So yesterday I had the first chance to actually see one of the season 8 sets for sale in person. I didn’t buy it, because it was at the horrifying price of $49.99. But I did notice a very interesting and rather amusing bit of misinformation on the back.
It turns out Andy is indeed mentioned on the case for Volume 1. But very strangely, he’s listed as a member of Perry’s team, working feverishly to help clear the innocent clients! Of course he’s working towards the ultimate goal of justice from where he is, but he isn’t on Perry’s team and certainly isn’t working to clear the clients, unless he has ample reason to believe they’re not guilty. Considering how uptight Andy can be, and how he seems to shy away from any interaction with Perry and company that isn’t necessary, I’m not sure that he would be too pleased with the DVD case’s description!
Also, I noticed that in person, the colorized picture of Andy on the front doesn’t have as dark of hair as it looks in the online stock photos. But it’s still darker than it’s supposed to be.
Well, even with the goofy misinformation and wrong color of hair, I’m happy Andy finally gets acknowledged, since he isn’t for the other three seasons in which he appears. Perhaps it’s because 8 is his only completely solo season, without Tragg there even once—sadly due of course to Ray Collins’ illness and eventual death mid-season. Andy has to take complete center stage for the police department (a role that he had almost taken over by necessity in season 7), and hence, it makes sense for him to be mentioned at last on the DVD case.
Upon thinking about it, I believe it’s only in episodes that Andy carries by himself when he’s uptight, in any season. When Tragg is there too, Andy adopts more of the easy-going nature that people always seem to remember him most for. That isn’t to say that every time Andy carries an episode he’s uptight (that definitely isn’t true, and episodes such as season 6’s The Prankish Professor show that), but only that I’ve only noticed it happening in some episodes where he is carrying on alone.
In some other episodes, Andy tries to maintain a strange balance between being uptight and being more relaxed. He approaches The Case of the Golden Oranges with rigid determination, yet finds time to admire a lovely suspect with Paul. This was an angle not used often; either he seemed to be fairly easy-going throughout an episode or fairly uptight.
Occasionally he would show another interesting side, that of visible reluctance to go through with his job, such as when he has to arrest the judge in The Witless Witness. I’m not sure there is another episode where he shows such reluctance. It’s a very powerful scene, attesting to Andy’s obvious feelings of deep respect for the judge, and it’s a nice glimmer into his personality that parallels, to some extent, his agony over possibly finding evidence to prove Jimmy guilty in The Hateful Hero.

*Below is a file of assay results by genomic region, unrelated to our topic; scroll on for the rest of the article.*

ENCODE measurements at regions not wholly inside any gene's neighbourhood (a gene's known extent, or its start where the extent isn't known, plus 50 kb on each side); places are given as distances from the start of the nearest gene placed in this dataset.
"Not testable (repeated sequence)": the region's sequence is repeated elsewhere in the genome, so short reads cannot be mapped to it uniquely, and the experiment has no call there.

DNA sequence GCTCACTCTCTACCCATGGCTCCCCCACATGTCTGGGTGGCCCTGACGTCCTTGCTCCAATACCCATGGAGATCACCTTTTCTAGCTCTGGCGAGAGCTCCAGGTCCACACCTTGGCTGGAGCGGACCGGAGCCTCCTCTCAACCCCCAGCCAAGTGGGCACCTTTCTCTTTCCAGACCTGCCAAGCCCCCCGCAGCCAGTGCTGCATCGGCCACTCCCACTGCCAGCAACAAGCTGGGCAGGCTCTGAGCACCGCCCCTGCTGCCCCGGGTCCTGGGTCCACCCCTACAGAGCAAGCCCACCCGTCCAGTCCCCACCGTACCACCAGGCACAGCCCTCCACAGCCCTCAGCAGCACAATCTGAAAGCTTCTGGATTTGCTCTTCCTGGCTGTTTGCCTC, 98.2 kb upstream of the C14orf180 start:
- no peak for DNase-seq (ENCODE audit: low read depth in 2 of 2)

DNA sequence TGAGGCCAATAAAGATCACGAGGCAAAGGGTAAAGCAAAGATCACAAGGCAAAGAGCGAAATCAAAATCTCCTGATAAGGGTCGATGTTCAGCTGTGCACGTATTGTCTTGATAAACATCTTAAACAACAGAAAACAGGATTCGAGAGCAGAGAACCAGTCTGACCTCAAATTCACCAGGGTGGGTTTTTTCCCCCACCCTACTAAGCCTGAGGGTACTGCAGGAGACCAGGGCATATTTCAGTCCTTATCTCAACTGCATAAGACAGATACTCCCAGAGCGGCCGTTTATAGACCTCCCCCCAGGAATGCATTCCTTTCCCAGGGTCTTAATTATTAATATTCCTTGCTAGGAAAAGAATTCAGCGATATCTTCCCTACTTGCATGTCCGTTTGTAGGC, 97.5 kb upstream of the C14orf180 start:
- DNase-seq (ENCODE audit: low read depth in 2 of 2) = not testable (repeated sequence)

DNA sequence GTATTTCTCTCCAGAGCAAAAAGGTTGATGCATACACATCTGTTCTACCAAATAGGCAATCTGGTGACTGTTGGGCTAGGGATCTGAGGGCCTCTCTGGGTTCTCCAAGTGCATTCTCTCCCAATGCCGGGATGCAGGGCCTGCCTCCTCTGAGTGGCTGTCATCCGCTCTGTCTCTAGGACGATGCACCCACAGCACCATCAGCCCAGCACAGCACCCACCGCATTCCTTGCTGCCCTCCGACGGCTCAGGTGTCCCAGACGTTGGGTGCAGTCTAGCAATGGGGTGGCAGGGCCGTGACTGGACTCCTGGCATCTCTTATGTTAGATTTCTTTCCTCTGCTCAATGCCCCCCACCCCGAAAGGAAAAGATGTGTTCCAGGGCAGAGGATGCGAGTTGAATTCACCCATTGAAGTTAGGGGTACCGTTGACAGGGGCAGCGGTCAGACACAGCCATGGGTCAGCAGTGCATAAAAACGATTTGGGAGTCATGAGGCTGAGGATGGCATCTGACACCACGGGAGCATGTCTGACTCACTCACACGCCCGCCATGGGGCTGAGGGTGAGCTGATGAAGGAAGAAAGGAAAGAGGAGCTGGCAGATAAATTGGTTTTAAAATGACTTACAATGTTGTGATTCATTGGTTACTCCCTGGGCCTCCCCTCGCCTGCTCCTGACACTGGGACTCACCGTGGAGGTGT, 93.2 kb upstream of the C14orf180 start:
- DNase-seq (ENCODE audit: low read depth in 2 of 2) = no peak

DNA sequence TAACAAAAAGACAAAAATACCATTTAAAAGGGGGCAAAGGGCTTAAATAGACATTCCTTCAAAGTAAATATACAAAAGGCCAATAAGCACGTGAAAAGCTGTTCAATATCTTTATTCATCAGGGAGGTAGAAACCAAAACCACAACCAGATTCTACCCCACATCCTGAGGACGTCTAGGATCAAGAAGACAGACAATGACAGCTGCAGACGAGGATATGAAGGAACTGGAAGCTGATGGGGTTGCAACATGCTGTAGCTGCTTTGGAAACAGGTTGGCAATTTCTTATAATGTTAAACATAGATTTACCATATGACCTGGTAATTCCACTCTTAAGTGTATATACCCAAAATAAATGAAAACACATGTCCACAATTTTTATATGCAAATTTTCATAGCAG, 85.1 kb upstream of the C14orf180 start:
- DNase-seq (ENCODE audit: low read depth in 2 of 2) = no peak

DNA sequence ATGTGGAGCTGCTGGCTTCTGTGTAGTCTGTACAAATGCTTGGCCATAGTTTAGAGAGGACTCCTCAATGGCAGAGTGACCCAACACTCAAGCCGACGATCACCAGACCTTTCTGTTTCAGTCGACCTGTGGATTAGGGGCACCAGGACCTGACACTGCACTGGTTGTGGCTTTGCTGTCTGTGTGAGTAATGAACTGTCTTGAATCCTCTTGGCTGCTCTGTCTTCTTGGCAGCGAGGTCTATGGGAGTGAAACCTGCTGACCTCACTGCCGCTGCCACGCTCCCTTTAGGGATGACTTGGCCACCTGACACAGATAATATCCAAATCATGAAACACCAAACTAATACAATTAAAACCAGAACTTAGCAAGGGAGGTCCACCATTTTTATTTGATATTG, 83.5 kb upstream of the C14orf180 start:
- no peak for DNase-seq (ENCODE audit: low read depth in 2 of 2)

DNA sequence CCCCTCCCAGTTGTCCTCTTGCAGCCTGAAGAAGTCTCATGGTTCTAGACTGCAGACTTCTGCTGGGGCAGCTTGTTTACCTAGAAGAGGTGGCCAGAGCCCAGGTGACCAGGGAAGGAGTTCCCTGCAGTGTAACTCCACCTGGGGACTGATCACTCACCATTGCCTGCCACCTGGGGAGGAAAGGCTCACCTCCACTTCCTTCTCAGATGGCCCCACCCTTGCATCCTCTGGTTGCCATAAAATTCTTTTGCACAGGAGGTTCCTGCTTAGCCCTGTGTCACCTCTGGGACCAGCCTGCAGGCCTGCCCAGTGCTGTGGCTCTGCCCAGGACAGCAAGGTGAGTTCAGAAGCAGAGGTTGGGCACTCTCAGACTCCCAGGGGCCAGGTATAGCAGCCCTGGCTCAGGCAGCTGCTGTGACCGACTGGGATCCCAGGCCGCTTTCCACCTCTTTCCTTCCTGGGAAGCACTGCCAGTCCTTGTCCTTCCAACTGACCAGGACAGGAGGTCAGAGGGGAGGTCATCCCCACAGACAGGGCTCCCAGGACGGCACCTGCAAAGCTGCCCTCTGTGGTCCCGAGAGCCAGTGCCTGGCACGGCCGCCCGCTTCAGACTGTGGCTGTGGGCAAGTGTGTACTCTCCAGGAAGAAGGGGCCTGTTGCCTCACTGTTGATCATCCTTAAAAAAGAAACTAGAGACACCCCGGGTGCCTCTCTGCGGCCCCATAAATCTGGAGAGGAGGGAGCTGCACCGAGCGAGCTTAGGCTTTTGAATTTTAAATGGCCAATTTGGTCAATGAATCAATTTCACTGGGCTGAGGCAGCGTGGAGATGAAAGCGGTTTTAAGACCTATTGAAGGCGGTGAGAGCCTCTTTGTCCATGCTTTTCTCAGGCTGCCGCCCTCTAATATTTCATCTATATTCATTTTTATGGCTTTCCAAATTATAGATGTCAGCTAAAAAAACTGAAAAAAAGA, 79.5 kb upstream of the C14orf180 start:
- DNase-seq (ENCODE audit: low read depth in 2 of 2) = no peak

I would be curious to know if it was mostly the writers who portrayed Andy with the more uptight mannerisms or if it was Wesley Lau who thought of at least some of it, wanting to give the character a bit of spice. It’s certainly an approach that makes him different from both of his counterparts. Wesley Lau was a wonderful actor who could take on any role. I’m not sure, however, how much freedom he was given with Andy’s characterization, considering his frustrations over the formulaic nature of the show and of what Andy did within the episodes.
Even if, however, Wesley was allowed some measure of decision in how Andy reacted to various situations, it would still be limited control in a very formulaic environment. Andy would still largely only be able to appear, investigate, arrest people, and testify—and occasionally be frustrated with Perry or agree to help him with a new angle. He only really had the spotlight in The Hateful Hero, and while I love it, I wish there had been more episodes like it. One of the few things I appreciate about television shows today is that most likely, Andy would have been allowed more character-defining episodes. Writers and producers today seem more willing to acknowledge the importance and appeal of the entire cast and try to allot time to develop each one.
Another thing about television shows today is that Tragg and Andy never would have been able to vanish without a trace. There would have been a mention of what happened, at least, or even, depending on the situation, an entire episode devoted to what happened. I can’t say I would have liked an official episode acknowledging Tragg’s death after his actor passed away; I prefer to think of Tragg still alive and kicking (and still on the force). At the same time, though, I don’t like how characters could vanish from classic television shows without so much as a mention, even if they were critical to the main plot. It’s interesting how television writing has changed in that respect; in the old days, I think only shows such as The Andy Griffith Show and M*A*S*H were really good about acknowledging vanishing characters.
However, I’ll admit that the one good thing about a character disappearing with no mention is that anything goes. Whatever you want to have happen to the character can happen; you don’t have to face a canonical declaration of a death or a retirement or whatever you most don’t care to envision happening to the character. I appreciate the workout that can give to one’s imagination.